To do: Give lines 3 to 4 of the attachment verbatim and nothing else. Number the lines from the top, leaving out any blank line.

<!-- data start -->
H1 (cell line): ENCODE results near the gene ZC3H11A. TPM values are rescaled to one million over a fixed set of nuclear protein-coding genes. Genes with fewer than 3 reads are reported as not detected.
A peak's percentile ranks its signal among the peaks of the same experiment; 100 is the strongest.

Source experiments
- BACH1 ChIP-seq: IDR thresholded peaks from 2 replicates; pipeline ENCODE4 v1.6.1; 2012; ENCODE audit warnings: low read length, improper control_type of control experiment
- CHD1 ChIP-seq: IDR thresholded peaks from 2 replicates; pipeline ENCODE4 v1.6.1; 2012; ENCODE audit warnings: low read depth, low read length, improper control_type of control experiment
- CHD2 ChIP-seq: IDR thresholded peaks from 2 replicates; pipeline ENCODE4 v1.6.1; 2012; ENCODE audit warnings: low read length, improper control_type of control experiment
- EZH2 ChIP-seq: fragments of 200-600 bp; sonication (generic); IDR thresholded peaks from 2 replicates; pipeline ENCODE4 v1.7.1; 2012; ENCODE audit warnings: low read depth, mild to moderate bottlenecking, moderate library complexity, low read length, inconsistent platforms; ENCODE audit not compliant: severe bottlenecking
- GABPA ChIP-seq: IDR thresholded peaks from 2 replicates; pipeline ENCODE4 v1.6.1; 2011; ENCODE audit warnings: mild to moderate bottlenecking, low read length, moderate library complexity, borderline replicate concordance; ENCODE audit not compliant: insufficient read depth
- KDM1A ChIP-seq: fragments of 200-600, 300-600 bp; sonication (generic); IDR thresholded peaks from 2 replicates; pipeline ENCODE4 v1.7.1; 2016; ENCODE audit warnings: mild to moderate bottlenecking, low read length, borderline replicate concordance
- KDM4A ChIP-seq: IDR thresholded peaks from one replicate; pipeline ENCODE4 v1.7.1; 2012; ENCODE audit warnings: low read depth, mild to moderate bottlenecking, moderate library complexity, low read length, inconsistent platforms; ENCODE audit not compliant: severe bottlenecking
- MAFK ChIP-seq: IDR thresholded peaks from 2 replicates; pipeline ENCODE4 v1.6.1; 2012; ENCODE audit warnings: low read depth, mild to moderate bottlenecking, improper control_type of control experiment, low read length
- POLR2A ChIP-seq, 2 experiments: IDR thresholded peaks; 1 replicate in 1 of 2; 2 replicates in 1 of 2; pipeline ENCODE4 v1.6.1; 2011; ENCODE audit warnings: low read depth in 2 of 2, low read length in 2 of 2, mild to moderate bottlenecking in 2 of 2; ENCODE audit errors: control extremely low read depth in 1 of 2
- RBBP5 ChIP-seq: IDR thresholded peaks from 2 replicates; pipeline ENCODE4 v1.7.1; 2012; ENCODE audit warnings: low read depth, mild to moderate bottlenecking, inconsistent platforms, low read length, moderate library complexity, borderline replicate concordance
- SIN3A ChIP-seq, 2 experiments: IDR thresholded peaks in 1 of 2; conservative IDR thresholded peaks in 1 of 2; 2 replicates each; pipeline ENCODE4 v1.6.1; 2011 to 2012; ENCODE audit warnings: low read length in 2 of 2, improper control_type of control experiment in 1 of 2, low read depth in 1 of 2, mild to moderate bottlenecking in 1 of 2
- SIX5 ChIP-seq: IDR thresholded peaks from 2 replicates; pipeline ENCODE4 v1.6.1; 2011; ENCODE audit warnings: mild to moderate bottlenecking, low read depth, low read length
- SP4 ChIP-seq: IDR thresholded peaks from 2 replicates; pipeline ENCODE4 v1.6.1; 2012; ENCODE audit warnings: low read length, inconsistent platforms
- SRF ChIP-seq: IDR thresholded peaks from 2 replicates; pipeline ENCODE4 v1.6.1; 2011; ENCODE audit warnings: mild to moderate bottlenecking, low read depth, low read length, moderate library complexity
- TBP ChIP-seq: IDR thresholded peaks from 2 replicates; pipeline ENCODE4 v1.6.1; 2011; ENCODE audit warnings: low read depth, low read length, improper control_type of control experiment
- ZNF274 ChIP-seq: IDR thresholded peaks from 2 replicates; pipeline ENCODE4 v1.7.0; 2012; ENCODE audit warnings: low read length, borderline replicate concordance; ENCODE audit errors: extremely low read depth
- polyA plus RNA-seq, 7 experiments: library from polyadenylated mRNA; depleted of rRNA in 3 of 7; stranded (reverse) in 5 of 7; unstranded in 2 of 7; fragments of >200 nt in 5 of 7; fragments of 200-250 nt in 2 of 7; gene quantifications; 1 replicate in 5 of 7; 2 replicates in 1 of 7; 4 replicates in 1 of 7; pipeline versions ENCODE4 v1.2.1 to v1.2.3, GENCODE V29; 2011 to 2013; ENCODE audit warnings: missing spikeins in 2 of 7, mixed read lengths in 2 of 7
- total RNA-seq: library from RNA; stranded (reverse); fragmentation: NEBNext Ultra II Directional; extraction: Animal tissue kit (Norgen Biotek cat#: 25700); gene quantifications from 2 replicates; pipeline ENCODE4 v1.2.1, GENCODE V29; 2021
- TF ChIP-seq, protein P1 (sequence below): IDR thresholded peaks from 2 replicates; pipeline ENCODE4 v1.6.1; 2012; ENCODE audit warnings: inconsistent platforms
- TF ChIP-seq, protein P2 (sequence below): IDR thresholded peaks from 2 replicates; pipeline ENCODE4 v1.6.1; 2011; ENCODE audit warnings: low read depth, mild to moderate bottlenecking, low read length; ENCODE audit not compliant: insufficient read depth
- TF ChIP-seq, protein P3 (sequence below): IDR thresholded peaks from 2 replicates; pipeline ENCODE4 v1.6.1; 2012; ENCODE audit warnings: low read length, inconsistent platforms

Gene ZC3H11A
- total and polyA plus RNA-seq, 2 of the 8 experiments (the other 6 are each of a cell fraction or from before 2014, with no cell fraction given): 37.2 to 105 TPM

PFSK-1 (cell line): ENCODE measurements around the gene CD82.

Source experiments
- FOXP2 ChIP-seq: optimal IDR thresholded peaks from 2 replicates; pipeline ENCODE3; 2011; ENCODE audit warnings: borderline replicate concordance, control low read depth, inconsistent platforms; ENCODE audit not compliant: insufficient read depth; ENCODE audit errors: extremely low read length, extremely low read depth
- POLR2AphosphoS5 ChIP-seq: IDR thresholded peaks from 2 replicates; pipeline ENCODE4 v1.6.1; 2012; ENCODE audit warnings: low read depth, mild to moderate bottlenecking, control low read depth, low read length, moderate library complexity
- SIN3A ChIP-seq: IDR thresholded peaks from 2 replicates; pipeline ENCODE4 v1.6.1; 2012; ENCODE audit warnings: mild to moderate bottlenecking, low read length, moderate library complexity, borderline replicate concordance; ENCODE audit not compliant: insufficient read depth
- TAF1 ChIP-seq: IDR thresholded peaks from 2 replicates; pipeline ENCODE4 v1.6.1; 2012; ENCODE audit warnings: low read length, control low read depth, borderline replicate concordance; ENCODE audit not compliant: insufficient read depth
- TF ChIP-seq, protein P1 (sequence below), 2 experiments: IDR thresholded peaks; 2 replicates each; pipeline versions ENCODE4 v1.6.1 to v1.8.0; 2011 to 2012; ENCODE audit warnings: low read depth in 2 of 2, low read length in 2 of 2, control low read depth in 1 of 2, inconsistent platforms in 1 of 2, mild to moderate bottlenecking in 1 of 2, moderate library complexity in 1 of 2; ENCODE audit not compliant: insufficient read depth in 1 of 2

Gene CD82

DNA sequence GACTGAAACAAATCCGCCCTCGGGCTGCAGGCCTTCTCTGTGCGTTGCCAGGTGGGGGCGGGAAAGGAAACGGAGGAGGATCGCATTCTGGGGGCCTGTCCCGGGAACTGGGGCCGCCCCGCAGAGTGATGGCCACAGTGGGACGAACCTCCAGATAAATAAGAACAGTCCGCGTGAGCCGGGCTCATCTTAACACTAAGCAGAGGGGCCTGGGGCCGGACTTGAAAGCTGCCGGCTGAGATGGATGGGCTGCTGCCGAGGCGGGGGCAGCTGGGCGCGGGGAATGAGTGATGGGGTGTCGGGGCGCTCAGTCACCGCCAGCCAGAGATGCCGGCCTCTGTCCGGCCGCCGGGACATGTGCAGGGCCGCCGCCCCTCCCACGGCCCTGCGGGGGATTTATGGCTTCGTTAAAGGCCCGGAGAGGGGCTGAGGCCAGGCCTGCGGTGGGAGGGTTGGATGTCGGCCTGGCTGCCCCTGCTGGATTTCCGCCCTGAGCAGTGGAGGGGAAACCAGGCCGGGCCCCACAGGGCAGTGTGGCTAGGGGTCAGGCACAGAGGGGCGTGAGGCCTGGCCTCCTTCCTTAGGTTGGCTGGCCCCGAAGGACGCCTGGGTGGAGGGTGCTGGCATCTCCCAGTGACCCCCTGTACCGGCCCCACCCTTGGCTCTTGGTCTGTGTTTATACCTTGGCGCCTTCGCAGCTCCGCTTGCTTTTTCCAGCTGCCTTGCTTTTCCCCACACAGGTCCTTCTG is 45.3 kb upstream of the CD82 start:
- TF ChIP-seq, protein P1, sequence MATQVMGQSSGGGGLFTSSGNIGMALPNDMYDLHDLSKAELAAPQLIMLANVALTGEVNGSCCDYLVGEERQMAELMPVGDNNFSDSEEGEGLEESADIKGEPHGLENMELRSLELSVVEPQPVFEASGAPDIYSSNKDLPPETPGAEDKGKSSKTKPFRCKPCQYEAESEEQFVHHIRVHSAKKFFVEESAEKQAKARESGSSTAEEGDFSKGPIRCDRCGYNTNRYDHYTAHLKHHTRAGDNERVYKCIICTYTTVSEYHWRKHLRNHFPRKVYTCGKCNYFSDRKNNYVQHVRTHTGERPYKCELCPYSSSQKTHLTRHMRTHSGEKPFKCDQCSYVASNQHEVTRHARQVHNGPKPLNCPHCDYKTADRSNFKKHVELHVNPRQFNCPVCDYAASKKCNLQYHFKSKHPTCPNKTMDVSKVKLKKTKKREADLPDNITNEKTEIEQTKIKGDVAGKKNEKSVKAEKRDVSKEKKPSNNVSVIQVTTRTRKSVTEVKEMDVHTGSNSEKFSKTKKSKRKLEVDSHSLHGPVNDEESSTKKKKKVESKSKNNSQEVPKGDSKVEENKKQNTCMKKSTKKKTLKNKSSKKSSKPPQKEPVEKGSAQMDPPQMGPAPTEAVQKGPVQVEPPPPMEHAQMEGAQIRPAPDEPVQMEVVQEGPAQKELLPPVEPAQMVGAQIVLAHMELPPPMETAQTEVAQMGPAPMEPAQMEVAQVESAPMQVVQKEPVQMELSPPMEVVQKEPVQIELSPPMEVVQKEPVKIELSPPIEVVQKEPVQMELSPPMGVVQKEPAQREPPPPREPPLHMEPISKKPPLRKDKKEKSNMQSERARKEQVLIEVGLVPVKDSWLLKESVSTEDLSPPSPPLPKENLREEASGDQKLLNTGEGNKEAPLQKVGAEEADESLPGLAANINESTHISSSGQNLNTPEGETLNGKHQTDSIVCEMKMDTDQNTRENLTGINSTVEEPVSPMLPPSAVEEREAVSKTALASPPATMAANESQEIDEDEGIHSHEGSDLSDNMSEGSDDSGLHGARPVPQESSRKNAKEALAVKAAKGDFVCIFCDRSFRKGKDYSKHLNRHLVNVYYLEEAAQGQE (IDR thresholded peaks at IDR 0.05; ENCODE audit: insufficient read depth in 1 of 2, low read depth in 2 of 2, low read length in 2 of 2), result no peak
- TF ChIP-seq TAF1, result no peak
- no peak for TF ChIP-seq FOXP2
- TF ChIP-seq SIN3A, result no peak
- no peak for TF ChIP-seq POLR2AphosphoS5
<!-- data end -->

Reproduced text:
Source experiments
- BACH1 ChIP-seq: IDR thresholded peaks from 2 replicates; pipeline ENCODE4 v1.6.1; 2012; ENCODE audit warnings: low read length, improper control_type of control experiment